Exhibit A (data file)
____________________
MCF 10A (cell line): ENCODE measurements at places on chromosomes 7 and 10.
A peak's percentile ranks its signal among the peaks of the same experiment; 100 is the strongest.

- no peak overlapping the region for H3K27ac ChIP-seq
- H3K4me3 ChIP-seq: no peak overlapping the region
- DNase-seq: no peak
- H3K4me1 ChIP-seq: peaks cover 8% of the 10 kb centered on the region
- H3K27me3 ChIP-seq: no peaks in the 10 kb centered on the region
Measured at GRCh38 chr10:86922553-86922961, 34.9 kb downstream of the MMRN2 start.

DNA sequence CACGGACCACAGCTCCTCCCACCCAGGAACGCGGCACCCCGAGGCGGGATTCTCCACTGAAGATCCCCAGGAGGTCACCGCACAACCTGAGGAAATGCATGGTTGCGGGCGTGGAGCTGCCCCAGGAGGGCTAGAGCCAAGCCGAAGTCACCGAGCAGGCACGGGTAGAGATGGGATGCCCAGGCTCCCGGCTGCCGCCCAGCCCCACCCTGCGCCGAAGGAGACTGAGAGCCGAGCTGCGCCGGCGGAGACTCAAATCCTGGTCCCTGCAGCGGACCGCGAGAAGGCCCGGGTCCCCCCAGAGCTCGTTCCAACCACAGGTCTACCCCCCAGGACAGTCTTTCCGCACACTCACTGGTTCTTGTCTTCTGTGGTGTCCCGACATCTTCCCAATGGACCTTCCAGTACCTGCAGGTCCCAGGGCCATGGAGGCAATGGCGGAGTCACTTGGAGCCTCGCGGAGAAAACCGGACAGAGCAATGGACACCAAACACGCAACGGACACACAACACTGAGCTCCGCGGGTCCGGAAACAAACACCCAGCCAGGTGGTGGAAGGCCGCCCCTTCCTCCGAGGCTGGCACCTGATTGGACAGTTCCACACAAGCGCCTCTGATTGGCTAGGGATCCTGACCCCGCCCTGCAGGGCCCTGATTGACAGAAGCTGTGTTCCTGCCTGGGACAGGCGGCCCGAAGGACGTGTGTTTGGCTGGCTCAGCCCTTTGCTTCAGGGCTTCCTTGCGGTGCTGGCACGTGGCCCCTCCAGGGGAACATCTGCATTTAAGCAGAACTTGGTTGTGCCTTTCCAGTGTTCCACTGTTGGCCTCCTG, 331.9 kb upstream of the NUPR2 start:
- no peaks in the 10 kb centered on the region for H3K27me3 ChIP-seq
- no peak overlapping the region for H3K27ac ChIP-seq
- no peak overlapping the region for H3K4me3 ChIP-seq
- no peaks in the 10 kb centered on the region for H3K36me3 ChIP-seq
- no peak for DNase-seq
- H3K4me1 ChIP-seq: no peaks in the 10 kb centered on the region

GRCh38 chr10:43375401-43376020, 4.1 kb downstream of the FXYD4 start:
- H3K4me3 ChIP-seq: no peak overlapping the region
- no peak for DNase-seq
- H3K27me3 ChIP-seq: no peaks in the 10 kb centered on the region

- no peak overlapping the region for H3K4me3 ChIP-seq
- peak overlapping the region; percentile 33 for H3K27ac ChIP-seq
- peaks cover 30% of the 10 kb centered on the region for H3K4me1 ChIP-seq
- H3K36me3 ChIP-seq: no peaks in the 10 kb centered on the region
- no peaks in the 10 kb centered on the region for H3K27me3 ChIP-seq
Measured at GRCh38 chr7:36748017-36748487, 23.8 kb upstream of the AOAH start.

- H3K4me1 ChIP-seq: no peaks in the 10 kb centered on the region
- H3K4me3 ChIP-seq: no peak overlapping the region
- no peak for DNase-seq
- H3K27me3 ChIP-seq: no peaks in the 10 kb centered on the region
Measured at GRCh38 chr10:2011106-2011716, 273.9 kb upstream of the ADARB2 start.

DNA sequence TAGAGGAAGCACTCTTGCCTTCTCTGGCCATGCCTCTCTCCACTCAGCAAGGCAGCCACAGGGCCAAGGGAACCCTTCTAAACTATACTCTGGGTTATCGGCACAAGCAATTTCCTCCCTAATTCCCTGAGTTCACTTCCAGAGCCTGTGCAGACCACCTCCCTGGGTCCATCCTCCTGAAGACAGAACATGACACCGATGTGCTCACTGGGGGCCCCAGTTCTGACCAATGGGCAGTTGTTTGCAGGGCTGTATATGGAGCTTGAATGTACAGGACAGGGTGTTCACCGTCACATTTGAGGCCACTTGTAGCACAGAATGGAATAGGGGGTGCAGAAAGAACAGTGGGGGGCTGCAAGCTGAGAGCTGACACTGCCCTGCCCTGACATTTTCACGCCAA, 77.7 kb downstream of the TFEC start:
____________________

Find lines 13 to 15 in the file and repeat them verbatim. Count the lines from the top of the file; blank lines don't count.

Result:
- no peaks in the 10 kb centered on the region for H3K36me3 ChIP-seq
- no peak for DNase-seq
- H3K4me1 ChIP-seq: no peaks in the 10 kb centered on the region